Isn't it ironic?
Look at you, sipping that aged rye whiskey out of a tumbler made of hand-blown glass. How hip. But have you ever wondered how your recently opened local distiller could possibly sell whiskey that was aged for 15 years? According to a recent story in the Daily Beast, many "small-batch," "artisanal" distilleries actually get their alcohol from a big factory in Lawrenceburg, Indiana. Not so "local" after all.
You might like to think that music festivals are counter-cultural utopias where all that really matters is flower power and chill vibes. But in reality, events like Lollapalooza in Chicago and Bonnaroo in Tennessee are total corporate sell-outs. According to Ad Age, brands can fork over as much as $1 million for stage-naming rights at festivals. At Bonnaroo in 2013, Garnier reportedly sponsored a hair-washing tent. And analysts estimate that brand sponsorships are only going to get more ubiquitous.
The term "craft beer" used to mean the beverage was coming from a small, independent brewer using a traditional recipe. But the Brewers Association has diluted the definition so much in recent years that even well-known brewers like Yuengling and Narragansett are now considered craft beers. According to the Brewers Association, about 99 percent of all breweries in the U.S. are considered craft these days.
The extreme popularity of quinoa in recent years has been devastating for poor communities in South America, which have long relied on the healthy grain as sustenance. Now they can no longer afford it, due to rising prices. Still feeling smug?
Your go-to spot for pre-washed kale, steamed lentils and chili-spiced dried mango isn't as alternative as you think. The grocery store chain reportedly gets many of its products from major brands. According to a 2010 feature in Fortune, Trader Joe's pita chips are actually made by Stacy's, a brand owned by PepsiCo Frito-Lay. And a bunch of other fan favorites taste suspiciously similar to their big-brand lookalikes, too.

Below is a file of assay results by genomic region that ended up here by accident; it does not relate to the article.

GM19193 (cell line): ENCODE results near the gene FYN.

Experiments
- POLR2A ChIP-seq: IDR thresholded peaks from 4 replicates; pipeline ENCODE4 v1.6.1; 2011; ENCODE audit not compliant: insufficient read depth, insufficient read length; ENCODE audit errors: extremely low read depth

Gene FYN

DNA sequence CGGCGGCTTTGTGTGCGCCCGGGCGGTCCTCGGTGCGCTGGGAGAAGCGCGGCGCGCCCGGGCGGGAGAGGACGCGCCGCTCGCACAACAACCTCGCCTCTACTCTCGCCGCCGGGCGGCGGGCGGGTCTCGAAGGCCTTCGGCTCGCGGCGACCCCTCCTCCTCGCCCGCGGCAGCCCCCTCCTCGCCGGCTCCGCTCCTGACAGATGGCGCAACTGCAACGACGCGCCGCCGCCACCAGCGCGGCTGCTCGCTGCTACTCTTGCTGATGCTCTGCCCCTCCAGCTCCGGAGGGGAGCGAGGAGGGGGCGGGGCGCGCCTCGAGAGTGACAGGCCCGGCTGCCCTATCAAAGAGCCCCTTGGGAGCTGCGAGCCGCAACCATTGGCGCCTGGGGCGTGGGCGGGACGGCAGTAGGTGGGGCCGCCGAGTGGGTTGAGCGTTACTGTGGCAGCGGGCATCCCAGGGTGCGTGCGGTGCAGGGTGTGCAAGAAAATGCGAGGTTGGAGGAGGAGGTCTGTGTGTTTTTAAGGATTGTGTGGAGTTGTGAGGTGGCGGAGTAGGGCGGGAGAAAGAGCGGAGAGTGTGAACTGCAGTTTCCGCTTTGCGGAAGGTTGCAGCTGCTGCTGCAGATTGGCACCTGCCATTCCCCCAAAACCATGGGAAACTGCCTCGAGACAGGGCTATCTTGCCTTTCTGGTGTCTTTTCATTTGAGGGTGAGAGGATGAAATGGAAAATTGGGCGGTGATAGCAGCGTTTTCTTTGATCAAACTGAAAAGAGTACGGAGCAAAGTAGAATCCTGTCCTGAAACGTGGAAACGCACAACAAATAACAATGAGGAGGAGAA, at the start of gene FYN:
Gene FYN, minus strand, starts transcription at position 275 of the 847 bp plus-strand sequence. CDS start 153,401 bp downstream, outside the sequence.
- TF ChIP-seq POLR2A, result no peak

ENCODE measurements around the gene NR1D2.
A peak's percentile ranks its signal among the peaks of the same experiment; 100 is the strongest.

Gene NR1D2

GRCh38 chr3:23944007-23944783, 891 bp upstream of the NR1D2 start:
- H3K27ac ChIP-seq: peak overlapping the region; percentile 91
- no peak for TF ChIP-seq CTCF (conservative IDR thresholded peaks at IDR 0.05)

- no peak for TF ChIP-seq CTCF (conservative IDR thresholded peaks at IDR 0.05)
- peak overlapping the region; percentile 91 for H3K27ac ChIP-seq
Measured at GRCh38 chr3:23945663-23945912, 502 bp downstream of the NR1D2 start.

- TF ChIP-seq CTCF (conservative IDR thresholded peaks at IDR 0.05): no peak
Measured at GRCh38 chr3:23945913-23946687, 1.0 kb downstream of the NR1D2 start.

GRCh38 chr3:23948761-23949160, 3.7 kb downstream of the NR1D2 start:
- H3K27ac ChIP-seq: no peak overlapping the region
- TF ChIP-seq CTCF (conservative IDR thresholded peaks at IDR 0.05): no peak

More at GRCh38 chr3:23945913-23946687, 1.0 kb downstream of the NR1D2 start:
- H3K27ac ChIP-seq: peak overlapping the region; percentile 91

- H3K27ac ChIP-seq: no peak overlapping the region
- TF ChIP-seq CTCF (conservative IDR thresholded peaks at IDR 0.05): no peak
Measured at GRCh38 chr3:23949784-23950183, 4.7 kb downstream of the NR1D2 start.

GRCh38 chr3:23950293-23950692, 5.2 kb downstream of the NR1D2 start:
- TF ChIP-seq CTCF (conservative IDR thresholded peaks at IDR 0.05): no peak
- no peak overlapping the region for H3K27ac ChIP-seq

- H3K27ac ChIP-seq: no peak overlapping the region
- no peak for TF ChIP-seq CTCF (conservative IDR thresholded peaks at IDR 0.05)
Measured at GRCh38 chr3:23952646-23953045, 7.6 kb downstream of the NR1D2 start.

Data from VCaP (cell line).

Billed as a hip new alternative to traditional tobacco cigarettes, e-cigs have practically become a required accessory among young people. But e-cigs are hardly as harmless as many people think they are. Nobody really knows yet if e-cigs are safer than traditional cigarettes. And the nicotine contained inside them makes them addicting.
Despite how little we know about e-cigs, the trendy technology is big business. In fact, many e-cig brands are owned by big tobacco companies like Altria and Reynolds, not some hip start-up business.
Best known for its organic soy milk and dehydrated lentils, Eden Foods struck a sour note with many hipsters (and people in general) when it revived a lawsuit opposing Obamacare's birth-control mandate. Fueled by the Supreme Court's ruling in favor of the craft-supply store Hobby Lobby, Eden -- whose CEO is Catholic -- wants to deny employees birth-control coverage in all forms.
Though it looks cute to eat greek yogurt out of a mason jar, the delectable snack is actually terrible for the environment. The process of making greek yogurt creates a substance called acid whey that can be terribly toxic.
We know, we know, there's no better place to buy overpriced almond butter and wheat-free brownies, but Whole Foods' stance on politics might make you consider buying your burrata elsewhere. In 2009, John Mackey, the co-founder and CEO of Whole Foods, compared Obamacare to socialism in a Wall Street Journal op-ed. Mackey revised his statement in 2013, telling NPR that President Obama's health-care reform law is "more like fascism."